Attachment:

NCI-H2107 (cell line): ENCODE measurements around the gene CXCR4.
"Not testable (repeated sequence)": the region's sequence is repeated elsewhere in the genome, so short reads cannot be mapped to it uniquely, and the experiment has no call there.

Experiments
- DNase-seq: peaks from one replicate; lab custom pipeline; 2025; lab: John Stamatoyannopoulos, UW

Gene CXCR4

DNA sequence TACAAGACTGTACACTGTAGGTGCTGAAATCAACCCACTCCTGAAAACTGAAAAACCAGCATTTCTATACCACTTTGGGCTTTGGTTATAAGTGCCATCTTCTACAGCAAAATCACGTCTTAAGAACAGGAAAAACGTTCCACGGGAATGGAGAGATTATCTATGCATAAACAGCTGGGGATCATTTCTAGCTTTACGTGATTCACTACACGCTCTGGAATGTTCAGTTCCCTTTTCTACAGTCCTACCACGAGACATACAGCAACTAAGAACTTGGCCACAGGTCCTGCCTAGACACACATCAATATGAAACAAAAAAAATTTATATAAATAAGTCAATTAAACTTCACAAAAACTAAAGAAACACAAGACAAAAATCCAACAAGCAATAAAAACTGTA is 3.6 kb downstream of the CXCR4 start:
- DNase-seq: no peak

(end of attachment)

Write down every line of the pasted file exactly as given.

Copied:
NCI-H2107 (cell line): ENCODE measurements around the gene CXCR4.
"Not testable (repeated sequence)": the region's sequence is repeated elsewhere in the genome, so short reads cannot be mapped to it uniquely, and the experiment has no call there.

Experiments
- DNase-seq: peaks from one replicate; lab custom pipeline; 2025; lab: John Stamatoyannopoulos, UW

Gene CXCR4

DNA sequence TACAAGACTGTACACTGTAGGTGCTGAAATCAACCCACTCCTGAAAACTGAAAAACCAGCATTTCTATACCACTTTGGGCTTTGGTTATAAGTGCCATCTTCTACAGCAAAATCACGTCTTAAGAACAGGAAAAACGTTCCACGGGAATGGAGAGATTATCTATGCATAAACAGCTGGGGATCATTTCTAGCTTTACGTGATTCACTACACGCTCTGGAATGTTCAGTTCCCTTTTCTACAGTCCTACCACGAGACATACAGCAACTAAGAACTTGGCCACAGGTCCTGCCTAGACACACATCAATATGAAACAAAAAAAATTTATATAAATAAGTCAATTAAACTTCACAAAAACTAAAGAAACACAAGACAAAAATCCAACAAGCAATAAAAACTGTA is 3.6 kb downstream of the CXCR4 start:
- DNase-seq: no peak